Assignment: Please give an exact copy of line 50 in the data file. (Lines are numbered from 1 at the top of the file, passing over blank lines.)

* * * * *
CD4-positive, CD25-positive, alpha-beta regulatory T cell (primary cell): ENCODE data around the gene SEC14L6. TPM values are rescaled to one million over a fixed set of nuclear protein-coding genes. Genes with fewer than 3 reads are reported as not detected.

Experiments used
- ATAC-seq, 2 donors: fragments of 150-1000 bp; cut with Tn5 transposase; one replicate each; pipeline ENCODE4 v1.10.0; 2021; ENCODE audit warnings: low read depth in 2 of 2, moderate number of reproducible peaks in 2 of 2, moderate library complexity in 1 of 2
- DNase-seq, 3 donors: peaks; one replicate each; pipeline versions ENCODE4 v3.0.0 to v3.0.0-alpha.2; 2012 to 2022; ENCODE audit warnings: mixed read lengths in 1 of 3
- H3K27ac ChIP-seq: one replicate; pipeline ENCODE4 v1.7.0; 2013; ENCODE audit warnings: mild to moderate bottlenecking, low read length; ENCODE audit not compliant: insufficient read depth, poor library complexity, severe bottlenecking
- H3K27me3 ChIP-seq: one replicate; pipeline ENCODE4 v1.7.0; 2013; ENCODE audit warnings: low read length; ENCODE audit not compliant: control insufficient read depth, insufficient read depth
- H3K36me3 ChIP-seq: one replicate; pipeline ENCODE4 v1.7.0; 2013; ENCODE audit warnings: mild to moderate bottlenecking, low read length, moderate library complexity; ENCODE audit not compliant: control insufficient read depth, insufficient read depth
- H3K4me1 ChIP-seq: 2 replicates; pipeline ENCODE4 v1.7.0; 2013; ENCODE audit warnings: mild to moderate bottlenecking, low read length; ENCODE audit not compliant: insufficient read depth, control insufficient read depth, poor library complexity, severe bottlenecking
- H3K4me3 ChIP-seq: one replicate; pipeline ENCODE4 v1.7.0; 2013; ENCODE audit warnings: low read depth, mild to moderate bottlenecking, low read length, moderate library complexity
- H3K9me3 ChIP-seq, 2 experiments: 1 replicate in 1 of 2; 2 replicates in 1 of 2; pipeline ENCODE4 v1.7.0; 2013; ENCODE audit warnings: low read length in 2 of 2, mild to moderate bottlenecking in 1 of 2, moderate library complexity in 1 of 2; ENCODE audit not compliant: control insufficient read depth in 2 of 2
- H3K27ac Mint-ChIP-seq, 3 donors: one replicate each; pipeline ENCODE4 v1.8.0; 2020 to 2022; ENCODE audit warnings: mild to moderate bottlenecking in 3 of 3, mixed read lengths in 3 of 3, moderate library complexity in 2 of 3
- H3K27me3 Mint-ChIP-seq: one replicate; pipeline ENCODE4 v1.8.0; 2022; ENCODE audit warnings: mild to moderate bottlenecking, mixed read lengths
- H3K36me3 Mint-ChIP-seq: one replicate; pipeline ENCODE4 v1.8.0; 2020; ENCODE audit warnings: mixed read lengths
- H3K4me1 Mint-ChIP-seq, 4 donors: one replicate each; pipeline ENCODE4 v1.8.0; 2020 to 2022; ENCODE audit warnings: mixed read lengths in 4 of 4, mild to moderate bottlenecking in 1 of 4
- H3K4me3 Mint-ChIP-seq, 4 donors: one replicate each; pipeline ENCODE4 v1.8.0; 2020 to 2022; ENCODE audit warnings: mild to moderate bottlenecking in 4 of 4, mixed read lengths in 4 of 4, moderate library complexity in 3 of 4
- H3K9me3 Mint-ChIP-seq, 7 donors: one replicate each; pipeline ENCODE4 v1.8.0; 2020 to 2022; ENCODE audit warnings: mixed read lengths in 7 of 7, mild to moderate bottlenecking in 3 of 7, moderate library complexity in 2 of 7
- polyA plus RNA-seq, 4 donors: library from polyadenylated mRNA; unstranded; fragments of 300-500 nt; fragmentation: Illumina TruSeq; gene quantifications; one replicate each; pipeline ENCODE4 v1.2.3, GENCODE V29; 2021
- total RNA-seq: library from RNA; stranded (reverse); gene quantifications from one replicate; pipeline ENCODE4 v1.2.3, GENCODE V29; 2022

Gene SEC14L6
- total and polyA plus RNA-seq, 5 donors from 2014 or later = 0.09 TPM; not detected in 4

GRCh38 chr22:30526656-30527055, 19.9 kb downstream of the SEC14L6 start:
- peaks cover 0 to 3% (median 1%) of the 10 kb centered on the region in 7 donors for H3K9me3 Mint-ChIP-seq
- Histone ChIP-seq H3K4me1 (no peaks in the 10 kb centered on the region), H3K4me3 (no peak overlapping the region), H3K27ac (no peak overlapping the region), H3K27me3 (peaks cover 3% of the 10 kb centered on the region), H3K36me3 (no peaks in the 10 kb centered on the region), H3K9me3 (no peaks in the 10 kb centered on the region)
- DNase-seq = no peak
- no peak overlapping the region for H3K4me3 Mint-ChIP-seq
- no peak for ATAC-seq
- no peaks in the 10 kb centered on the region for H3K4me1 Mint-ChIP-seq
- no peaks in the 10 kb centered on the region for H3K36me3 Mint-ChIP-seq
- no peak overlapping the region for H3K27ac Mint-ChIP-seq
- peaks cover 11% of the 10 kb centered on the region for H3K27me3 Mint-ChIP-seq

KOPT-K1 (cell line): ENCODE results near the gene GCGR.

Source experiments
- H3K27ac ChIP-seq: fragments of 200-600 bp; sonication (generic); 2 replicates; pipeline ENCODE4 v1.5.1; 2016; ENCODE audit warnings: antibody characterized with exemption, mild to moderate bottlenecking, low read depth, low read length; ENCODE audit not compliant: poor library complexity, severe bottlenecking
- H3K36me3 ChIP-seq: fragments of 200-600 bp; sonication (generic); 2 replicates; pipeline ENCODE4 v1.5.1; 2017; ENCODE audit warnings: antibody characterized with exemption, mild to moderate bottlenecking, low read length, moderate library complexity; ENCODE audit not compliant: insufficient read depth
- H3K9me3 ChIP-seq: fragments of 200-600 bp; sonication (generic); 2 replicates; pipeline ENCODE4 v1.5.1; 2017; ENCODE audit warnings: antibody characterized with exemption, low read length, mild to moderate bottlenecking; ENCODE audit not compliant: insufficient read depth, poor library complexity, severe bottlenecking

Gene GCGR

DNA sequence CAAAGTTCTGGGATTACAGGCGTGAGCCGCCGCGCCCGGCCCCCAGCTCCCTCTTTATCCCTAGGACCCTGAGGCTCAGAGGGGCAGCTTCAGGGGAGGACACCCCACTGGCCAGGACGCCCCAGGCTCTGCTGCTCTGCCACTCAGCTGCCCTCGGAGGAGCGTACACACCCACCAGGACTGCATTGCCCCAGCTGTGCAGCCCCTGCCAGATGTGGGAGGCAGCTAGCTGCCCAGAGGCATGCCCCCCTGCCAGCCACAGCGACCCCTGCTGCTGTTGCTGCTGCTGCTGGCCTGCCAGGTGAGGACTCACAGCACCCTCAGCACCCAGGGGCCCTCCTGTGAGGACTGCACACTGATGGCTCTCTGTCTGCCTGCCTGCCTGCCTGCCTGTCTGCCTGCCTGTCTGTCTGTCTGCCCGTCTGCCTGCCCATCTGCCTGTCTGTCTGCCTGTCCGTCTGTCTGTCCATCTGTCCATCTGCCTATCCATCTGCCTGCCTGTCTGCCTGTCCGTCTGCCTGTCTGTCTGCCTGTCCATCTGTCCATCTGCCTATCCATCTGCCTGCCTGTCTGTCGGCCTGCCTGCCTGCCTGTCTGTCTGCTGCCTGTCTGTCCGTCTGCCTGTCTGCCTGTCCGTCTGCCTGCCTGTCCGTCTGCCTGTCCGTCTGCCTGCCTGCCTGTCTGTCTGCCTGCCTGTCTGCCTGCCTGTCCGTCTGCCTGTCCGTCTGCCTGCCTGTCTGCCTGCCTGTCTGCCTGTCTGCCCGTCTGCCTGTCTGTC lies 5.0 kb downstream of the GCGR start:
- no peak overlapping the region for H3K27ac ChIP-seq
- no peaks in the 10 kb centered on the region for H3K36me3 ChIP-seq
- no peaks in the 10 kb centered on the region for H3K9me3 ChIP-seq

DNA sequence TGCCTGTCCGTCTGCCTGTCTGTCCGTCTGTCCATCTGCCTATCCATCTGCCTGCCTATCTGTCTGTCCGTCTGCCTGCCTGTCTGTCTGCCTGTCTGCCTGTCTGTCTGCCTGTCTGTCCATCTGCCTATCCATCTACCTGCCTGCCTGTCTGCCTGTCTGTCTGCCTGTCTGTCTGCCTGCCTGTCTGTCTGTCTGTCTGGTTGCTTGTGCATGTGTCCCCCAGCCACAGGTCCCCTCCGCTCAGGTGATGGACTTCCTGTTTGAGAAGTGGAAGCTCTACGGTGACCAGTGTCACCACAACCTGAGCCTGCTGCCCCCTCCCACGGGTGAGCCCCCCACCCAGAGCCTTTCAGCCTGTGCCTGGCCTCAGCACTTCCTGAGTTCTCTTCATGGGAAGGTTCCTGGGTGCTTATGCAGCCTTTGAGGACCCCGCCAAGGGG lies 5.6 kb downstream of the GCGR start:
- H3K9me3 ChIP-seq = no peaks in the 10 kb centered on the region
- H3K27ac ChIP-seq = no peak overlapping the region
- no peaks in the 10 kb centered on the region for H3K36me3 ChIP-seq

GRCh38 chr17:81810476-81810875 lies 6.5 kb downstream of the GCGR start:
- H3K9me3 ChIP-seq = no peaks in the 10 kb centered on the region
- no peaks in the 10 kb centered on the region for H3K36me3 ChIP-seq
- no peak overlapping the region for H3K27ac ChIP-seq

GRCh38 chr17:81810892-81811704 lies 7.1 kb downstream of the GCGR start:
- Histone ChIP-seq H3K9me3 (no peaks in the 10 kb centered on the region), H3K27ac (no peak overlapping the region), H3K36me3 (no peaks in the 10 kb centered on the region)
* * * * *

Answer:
- Histone ChIP-seq H3K9me3 (no peaks in the 10 kb centered on the region), H3K27ac (no peak overlapping the region), H3K36me3 (no peaks in the 10 kb centered on the region)